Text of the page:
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Eskom approval is last remaining hurdle for R2.3bn Seriti Coal deal

Publication: Engineering News.
Author: Terence Creamer.

The black-empowerment consortium selected as the preferred bidder for Anglo American’s Eskom-tied coal operations is optimistic that the State-owned utility will approve the ceding of three coal supply agreements (CSAs) from Anglo to Seriti Coal by year-end.

The R2.3-billion transaction was announced in April and Eskom’s approval is the last outstanding condition, following the Competition Commission’s sanctioning of the deal and the Department of Mineral Resources’ approval of a Section 11 mining rights transfer.

The transaction involves the New Vaal, New Denmark and Kriel collieries, as well as four closed collieries and will result in Seriti Coal becoming the second largest provider of thermal coal to Eskom and the largest black run, operated, managed and controlled coal supplier.

Seriti Coal will supply 22% of Eskom’s yearly coalrequirement, with the contractual tons to be supplied being 37-million tons per year (Mtpa).

In terms of the CSA the New Vaal colliery is contracted to supply 17.8 Mtpa to the Lethabo power station, New Denmark should supply 10.5 Mtpa to Tutuka power station, while the Kriel colliery is contracted to supply 8.5 Mtpa to Kriel power station. The Lethabo and Tutuka CSAs have a further 11 years to run, while the Kriel CSA expires in two years.

Black-owned groups Thebe Investment, Masimong, Zungu Investments Company and Community Investment Holdingsown 25% apiece of Seriti Resources Holdings, which, in turn, holds, 90% of Seriti Coal. Employees and communities own the 10% balance of Seriti Coal. Seriti Resources is 79% black-owned.

Thebe Energy and Resources CEO Sizwe Mncwango tellsEngineering News Online that as much as Seriti Coal had hoped that all requirements would be met before six months after the April 6 signature date, it remains “hopeful and positive that the transaction should be consummated anytime now and before end of 2017”.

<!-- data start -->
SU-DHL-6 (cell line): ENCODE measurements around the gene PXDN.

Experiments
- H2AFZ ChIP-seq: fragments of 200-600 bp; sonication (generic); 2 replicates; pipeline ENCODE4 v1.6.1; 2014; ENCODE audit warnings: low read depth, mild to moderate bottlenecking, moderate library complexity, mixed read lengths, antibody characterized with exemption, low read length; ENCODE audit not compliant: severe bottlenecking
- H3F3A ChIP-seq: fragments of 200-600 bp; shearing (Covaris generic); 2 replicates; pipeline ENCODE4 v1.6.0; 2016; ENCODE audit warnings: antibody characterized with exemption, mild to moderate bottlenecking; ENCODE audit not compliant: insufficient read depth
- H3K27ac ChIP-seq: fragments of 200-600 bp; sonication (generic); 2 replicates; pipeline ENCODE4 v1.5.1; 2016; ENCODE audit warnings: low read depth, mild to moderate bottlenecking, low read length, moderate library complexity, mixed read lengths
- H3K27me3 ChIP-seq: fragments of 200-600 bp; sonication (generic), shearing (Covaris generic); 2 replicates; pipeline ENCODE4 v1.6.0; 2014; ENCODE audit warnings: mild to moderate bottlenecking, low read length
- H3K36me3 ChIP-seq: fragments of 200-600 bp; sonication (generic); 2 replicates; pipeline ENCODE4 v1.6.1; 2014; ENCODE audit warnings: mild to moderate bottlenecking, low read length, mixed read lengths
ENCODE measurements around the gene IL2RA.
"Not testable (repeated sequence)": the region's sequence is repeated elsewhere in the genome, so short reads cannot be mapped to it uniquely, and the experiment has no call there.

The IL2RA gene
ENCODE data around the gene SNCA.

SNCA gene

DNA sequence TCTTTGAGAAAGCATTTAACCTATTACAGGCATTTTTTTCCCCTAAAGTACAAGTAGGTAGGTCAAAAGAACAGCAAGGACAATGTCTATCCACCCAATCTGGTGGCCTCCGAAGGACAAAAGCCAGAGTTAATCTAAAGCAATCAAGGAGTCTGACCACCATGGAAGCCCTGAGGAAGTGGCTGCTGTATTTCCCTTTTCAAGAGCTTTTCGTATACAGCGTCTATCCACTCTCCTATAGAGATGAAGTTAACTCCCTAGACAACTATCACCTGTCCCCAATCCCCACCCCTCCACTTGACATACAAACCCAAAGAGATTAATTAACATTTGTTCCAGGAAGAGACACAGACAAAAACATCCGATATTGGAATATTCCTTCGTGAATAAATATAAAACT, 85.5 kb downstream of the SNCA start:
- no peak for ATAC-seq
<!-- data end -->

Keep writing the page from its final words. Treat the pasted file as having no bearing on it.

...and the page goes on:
Eskom spokesperson Khulu Phasiwe says the transaction should be approved by “December 2017 subject to the outcome of the due diligence and internal and external approvals that may be required”. He reports that it requires Eskom board approval and may also require external approvals in line with the Public Finance Management Act.

Eskom’s consent is subject to the satisfactory outcome of a due diligence exercise. The due diligence is being overseen by a legal firm that is assessing Seriti’s capability to meet contractual obligations,” Phasiwe adds.

Anglo spokesperson Ann Farndell confirms that the transaction is still in the process of being finalised and that the company is hoping for finalisation before the end of 2017.

The transaction has been funded through equity from the four members of the consortium, as well as through some debt from a banking institution.

Mncwango says that, when the contracts come to an end and the power station being supplied has reached by end of its life, Seriti Coal will commence a process, with Eskom, to achieve mine closure.

“However, if there is still enough coal resource on the ground we would certainly consider other options especially so if the power station has not yet reached its end of it useful life.”

He also confirms that Seriti Coal is “very keen” on New Largo, an Anglo project not included in the transaction. New Largo is seen as important for supplying coal to Eskom’s new Kusile power station, which is currently under construction in Mpumalanga.

“If similar opportunities come along our way, we are definitely eager to make further acquisitions in this space and play an even more significant leadership role in such a strategic sector of the economy. The Seriti transaction is, therefore, just the beginning of many more to come,” Mncwango tells Engineering News Online.